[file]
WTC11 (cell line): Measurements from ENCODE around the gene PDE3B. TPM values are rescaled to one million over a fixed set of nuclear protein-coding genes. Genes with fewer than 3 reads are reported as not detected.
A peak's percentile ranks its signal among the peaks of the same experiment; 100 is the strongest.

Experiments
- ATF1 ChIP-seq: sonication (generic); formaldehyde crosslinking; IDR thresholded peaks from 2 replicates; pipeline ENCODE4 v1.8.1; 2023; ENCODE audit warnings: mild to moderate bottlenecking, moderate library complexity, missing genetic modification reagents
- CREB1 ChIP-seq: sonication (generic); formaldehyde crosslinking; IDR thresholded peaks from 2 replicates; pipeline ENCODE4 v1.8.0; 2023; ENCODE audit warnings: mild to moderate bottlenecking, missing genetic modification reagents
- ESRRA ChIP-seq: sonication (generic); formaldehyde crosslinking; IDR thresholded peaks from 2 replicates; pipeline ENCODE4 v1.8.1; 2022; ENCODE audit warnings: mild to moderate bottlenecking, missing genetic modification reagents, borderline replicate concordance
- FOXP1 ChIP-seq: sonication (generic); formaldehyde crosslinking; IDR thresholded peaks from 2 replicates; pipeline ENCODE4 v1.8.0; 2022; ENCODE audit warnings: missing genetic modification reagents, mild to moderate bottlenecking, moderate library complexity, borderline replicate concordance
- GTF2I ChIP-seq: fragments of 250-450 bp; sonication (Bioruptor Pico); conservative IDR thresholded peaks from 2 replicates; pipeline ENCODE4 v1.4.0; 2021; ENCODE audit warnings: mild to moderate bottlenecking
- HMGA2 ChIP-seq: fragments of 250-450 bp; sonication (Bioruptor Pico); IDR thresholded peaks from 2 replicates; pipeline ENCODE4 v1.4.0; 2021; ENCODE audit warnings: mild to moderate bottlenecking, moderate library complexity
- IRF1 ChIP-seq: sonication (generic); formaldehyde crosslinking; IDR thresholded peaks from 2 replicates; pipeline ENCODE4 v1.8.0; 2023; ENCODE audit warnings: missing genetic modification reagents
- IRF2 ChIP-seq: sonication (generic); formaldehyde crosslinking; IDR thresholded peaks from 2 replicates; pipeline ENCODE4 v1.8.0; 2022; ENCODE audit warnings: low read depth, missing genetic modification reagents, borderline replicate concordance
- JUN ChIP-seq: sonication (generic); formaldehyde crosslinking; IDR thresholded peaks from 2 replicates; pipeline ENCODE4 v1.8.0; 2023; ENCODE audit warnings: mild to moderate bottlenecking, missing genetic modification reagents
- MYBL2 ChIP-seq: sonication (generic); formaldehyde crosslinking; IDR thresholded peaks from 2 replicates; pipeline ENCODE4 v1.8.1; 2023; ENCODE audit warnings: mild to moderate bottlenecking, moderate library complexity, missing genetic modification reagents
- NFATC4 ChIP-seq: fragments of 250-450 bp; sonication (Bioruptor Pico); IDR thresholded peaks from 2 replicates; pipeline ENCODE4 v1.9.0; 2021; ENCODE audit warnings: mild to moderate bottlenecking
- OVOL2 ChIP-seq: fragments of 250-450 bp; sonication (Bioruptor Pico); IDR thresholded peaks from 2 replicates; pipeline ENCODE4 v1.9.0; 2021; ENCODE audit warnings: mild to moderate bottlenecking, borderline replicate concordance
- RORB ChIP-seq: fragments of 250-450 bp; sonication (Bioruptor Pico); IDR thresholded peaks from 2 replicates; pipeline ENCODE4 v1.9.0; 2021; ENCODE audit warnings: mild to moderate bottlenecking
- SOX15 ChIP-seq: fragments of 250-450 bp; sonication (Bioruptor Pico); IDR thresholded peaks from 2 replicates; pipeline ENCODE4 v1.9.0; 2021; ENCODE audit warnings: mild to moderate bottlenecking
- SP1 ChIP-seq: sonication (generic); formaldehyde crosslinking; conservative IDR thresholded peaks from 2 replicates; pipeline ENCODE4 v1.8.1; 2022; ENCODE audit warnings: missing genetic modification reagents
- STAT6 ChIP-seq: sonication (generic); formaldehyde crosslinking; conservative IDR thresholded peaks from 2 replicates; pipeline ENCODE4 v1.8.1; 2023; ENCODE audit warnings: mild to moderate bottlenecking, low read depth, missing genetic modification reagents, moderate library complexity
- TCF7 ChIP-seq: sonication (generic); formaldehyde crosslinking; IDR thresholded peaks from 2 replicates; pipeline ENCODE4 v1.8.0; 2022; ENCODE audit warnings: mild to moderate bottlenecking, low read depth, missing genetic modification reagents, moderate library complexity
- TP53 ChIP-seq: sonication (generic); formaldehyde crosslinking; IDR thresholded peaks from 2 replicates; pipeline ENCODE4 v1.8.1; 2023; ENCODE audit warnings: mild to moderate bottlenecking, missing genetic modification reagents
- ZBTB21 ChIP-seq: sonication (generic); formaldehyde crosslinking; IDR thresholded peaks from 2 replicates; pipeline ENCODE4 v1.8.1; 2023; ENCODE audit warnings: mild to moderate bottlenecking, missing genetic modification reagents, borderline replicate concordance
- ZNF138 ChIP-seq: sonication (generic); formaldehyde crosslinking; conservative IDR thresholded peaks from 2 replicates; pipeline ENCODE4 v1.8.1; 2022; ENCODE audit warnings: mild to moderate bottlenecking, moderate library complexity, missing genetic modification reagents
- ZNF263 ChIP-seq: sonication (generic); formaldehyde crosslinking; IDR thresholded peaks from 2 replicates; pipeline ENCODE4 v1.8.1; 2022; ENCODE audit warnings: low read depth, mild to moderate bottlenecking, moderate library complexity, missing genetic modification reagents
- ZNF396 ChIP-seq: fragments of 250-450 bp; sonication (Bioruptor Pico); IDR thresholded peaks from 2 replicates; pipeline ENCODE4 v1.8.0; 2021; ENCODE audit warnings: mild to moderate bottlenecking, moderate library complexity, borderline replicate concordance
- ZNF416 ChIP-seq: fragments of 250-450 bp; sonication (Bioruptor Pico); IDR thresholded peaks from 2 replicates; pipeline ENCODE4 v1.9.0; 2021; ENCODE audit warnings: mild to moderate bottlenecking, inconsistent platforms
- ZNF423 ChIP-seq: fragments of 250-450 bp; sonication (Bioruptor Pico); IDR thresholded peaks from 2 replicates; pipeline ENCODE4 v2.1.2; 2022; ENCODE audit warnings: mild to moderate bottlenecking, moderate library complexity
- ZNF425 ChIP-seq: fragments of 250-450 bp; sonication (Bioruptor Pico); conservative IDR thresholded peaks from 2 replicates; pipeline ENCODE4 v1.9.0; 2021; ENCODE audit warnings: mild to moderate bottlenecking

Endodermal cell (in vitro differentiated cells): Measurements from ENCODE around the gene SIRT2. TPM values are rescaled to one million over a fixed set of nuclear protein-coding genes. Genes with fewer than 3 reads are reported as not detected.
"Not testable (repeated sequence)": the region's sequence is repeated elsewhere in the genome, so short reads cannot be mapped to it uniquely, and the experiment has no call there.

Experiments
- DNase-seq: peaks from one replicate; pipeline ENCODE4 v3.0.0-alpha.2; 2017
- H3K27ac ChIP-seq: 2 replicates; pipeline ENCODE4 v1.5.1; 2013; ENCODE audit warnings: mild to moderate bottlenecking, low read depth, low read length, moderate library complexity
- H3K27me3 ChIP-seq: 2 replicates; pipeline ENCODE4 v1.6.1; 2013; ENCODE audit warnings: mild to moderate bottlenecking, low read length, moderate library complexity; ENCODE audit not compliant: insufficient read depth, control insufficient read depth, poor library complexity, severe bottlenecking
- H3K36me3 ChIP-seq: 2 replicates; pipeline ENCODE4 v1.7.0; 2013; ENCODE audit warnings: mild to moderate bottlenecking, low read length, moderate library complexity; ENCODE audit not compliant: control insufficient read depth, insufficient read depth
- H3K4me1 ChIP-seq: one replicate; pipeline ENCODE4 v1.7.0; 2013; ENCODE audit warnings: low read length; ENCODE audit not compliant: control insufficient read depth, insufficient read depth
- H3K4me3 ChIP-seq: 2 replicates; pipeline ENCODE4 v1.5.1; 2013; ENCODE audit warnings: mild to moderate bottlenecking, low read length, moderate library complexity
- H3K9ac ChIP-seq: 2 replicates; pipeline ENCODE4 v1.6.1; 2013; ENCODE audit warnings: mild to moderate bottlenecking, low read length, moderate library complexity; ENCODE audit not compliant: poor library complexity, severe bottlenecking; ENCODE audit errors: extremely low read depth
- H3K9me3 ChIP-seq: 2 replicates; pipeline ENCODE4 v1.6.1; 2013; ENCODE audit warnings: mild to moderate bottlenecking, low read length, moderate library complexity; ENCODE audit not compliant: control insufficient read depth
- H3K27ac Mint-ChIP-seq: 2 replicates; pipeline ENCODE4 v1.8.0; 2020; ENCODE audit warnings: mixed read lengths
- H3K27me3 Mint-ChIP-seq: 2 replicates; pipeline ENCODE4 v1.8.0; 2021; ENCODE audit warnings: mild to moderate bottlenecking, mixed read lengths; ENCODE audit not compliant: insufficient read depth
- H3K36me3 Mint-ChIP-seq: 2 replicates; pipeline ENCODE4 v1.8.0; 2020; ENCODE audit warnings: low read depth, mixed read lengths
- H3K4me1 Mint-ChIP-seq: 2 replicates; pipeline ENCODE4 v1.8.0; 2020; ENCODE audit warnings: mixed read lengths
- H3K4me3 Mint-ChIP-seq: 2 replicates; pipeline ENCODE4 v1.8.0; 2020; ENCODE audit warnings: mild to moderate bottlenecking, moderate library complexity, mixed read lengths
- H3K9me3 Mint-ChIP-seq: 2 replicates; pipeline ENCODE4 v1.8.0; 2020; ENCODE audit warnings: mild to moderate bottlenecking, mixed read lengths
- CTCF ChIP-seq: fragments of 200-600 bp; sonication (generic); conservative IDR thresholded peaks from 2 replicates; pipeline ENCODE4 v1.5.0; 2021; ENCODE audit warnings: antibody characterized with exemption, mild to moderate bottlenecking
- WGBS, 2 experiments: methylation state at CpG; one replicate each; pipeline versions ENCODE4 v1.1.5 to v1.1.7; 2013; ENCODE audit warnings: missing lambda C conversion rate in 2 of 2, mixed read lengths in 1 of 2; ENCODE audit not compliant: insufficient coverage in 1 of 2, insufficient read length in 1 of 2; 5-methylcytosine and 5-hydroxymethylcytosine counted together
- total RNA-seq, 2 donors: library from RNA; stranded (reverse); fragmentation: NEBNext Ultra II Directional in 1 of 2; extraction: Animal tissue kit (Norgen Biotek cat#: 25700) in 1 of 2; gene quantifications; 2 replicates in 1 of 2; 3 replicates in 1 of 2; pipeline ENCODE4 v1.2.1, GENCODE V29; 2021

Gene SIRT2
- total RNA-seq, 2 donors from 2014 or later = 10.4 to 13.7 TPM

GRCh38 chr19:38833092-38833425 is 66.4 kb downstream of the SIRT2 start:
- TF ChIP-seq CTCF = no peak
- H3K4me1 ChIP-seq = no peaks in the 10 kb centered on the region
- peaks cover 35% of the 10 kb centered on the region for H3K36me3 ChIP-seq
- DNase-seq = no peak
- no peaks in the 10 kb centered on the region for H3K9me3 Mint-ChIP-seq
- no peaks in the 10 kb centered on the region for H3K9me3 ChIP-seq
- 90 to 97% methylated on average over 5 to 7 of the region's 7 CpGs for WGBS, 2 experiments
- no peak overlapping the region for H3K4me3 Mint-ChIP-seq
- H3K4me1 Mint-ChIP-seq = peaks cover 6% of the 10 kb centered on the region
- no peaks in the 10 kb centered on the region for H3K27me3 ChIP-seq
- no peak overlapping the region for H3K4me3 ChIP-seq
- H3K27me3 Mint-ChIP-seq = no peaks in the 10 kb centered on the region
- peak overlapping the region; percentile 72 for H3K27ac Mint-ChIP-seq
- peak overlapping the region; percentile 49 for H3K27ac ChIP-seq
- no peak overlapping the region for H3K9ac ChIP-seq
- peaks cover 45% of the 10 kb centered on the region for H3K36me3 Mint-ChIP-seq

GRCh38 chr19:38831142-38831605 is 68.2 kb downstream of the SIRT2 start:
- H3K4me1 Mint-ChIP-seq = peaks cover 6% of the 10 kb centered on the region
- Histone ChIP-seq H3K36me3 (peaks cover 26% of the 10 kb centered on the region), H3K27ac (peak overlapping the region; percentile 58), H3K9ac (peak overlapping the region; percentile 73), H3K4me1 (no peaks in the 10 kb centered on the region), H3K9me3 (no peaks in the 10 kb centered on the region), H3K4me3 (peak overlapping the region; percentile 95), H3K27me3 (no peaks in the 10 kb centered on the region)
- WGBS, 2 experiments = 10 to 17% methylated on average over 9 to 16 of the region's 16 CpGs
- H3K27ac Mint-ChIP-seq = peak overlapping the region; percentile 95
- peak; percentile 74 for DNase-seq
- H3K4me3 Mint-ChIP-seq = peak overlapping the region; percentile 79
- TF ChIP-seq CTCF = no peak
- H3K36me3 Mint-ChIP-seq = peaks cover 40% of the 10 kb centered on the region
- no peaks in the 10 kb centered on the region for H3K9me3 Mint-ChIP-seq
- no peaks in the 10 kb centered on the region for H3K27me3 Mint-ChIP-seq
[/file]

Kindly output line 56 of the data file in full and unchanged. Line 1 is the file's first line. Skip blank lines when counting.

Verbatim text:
- no peaks in the 10 kb centered on the region for H3K9me3 Mint-ChIP-seq